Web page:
Experienced elk hunters

Rick Richard

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Jan 7, 2014
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3,238
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North Carolina
Here is another thing to consider: if you are hunting with a guide and wound an animal, your hunt is likely over. Some states require you to punch your tag if you draw blood (Alaska). You can chalk it up to the long range craze. It is one thing to take a long range shot on a DIY hunt, and another to take it on a hunt where you paid big bucks and will end it if you wound and lose an animal.
Sorry sir, but I don’t distinguish between the two. Money doesn’t play into my decision in taking an ethical shot.
 
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nevada
As I said earlier, Practice in all positions. If you can't hit a paper plate five out of five shots don't take the same shot in the field. This is called hunting not shooting.
 

Hand Skills

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Nov 1, 2017
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Canada
I get a chuckle out of the hard always/never generalizations. Its like some guys think their way is the only/best way.

I'm not as experienced as some of the fellows here, (I have only been hunting elk for twenty-odd years - hope I am able for 20 more!)

Throughout my journey, I've learned that Elk habitat is remarkably varried! I grew up hunting in the foothills of Alberta, then high country/headwaters. As forestry and mining demolished habitat, I started finding better success in the boreal forests. Up until recently, I believed that Elk only lived in TOUGH terrain. Success as a hunter has meant being able to adapt to the environment and most shots came from improvised positions. Then I moved to Saskatchewan a few years back and found Elk on the plains! Same game, entirely different hunt!

In the past, I've found practicing offhand to be the most helpful. Once comfortable unsupported, it's easy to integrate a stump or a tree or a branch to get steady. When stretching past 300yd, for me its best to have a front and a rear rest. I've found success on the plains sitting with shooting sticks up front and my pack under my armpit, or pack out front, bivvy sac in the back for prone, or modified prone (depending of terrain).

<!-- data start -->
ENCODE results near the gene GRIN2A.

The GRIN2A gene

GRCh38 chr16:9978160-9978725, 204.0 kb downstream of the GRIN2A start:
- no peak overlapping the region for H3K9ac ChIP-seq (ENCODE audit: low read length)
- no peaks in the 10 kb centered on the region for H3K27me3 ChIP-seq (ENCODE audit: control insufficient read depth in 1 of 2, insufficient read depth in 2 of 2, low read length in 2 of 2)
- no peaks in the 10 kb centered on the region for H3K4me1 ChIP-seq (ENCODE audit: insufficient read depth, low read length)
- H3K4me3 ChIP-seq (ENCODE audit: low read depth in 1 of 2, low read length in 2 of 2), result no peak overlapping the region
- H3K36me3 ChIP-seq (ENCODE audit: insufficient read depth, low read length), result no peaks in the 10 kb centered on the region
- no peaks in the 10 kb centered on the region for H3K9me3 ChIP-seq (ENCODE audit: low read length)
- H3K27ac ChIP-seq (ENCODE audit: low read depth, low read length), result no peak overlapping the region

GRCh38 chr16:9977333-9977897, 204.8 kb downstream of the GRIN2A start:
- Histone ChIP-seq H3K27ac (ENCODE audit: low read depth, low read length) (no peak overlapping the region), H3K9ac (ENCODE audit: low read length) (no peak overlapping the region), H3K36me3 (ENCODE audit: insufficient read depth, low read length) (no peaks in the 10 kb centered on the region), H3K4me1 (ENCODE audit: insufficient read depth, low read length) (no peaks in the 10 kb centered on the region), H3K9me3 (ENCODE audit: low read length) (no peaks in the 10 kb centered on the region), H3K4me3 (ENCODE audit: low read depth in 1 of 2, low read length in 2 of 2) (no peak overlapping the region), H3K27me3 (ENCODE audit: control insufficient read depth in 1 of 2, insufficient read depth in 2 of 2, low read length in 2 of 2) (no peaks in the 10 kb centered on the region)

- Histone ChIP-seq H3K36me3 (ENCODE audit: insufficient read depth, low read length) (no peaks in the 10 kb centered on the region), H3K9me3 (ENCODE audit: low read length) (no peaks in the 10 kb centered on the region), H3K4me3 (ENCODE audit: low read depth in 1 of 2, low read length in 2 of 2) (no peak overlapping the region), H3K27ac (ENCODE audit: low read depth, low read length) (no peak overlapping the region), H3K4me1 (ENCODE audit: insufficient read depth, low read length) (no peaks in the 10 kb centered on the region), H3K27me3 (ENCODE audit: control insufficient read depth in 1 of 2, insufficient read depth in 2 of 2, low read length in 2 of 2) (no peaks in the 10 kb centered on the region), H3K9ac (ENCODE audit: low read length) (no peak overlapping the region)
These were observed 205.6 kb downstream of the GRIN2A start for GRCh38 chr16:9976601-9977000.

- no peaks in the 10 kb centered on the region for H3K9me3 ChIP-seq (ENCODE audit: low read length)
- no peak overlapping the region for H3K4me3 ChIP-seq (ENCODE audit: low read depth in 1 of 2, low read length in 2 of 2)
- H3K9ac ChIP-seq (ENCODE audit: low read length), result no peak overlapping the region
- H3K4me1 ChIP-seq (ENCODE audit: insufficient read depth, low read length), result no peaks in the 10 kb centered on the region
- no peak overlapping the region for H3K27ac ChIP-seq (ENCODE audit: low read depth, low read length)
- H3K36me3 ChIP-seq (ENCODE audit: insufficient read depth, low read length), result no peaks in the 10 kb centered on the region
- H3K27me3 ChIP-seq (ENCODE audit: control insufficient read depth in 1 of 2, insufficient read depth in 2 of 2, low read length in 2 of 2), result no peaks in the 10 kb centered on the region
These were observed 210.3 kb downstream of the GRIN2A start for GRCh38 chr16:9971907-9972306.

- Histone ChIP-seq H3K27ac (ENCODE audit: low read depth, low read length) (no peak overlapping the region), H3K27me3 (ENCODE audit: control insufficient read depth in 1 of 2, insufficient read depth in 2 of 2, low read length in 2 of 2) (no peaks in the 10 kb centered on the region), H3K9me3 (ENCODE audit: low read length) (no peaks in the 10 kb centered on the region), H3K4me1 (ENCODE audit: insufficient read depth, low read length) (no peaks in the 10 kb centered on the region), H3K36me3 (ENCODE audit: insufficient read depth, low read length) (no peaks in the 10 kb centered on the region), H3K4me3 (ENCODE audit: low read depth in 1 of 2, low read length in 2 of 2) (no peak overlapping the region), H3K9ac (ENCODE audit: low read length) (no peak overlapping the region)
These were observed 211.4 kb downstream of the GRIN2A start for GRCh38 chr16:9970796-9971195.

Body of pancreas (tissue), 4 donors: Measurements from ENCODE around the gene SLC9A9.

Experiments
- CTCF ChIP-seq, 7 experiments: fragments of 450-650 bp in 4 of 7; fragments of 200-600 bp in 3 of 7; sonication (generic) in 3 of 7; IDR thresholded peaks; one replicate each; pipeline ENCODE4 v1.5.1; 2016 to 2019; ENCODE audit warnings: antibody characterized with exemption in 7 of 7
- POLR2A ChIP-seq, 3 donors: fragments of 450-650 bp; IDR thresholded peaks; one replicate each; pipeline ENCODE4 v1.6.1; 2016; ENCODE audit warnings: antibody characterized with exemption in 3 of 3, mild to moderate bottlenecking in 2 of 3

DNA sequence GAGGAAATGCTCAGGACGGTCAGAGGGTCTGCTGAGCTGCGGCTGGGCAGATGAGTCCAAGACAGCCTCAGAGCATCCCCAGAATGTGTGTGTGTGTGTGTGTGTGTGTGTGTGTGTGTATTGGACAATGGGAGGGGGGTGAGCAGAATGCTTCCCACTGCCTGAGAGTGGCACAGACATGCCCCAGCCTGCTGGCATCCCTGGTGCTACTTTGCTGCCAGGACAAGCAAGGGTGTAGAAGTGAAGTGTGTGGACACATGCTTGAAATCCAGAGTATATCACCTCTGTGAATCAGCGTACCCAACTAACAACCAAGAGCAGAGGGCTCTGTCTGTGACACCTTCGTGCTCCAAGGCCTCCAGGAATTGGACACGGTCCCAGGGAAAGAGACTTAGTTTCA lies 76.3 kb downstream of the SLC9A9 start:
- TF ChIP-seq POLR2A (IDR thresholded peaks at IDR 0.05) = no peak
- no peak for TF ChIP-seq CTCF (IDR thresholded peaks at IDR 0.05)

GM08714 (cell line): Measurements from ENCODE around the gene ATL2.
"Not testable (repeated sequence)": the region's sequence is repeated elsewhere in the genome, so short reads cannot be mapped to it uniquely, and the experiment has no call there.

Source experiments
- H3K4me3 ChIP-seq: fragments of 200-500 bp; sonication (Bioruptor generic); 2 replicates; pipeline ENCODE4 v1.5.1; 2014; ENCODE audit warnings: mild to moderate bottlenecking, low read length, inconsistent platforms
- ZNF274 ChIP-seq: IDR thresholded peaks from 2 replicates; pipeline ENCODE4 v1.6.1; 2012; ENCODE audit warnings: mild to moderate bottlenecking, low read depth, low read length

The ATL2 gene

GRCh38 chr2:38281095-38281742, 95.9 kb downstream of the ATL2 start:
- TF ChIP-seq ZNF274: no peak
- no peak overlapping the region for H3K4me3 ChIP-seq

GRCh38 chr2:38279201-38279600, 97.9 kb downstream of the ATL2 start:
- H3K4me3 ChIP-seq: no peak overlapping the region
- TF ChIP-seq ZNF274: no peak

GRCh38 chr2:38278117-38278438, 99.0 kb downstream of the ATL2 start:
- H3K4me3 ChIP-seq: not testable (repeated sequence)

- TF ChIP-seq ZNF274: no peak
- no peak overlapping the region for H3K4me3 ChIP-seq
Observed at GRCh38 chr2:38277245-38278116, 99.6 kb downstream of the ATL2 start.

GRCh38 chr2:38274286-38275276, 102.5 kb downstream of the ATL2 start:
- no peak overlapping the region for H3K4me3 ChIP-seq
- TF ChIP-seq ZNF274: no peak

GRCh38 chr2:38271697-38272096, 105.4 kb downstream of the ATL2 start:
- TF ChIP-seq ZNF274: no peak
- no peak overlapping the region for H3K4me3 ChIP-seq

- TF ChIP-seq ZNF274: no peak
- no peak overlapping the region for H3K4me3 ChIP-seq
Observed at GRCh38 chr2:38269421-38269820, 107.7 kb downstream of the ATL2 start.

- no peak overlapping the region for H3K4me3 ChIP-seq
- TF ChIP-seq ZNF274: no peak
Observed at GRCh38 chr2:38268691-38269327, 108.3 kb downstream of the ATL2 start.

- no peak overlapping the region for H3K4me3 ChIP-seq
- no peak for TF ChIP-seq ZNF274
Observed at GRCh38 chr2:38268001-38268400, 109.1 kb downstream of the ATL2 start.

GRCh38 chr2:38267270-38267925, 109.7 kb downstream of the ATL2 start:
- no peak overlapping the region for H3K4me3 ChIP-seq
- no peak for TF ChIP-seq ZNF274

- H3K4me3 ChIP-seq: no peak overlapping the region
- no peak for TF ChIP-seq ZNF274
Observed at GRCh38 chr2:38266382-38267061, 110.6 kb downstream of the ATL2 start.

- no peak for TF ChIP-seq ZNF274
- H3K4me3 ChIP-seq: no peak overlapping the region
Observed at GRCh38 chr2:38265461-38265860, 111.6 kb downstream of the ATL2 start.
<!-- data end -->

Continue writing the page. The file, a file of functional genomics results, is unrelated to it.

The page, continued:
Looks like some need a reminder that Ethics are a taboo subject on this forum (it's in the rules).
 

RevJim

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Dec 25, 2014
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617
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Sandy, UT
I killed my first cow was from standing, off hand, running through an aspen flat at 135 steps. 2nd cow was from sitting, 200yds on the flat. 3rd was standing/supported, 250yds up a 70 deg ridge. I hate running shots, but can take them if I just have to. I carry hot. Any weapon on me, is carried hot. Always, but unloaded in the truck, or if crossing a fence, climbing a tree stand, etc. I also leave it "hot" after the critter is down and I'm field dressing/taking pictures, etc. I never understood "unloading" a weapon just because an animal is down. Just my opinion as I know many who do. OK by me, I just do what 'I do". I will also had I've never shot myself or anyone else. :)
 

Dr. Vette

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Dec 30, 2009
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Holland, MI
Sitting (leaning on knee) at 31 yards, prone on backpack at 450 yards, leaning on a tree at 187 yards, and using shooting sticks while kneeling/sitting at 300 yards.
Those are the positions for my 4 so far.
 

Archer357

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May 21, 2020
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Location
Missouri
Thank you everyone for the great replies. I know I have lots of practicing to do from different positions to be ready for an opportunity.
 

ATH

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Oct 7, 2003
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1,235
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Lizton, IN
Both my rifle elk were prone off a bipod, but from very different setups. Neither typical range experience, shooting sharply uphill. Both 600 plus yards. That said I’ve been in a couple situations a shot might have happened if the animal had been different much closer, would have been offhand under 100 with the same rifle.

practice everything. Then you will be ready.
 

RevJim

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Dec 25, 2014
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617
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Sandy, UT
Some of the best practice I have done, and can heartily recommend is to use a similar style .22 (either LR or 22 Mag) scoped, zeroed like your BG rifle, must have a good trigger though.( It doesn;t have to be heavy, just a bolt gun if your BG rifle is a bolt gun, etc) I use an old Marlin 783 22 Mag. 3x9 1 inch scope for instance.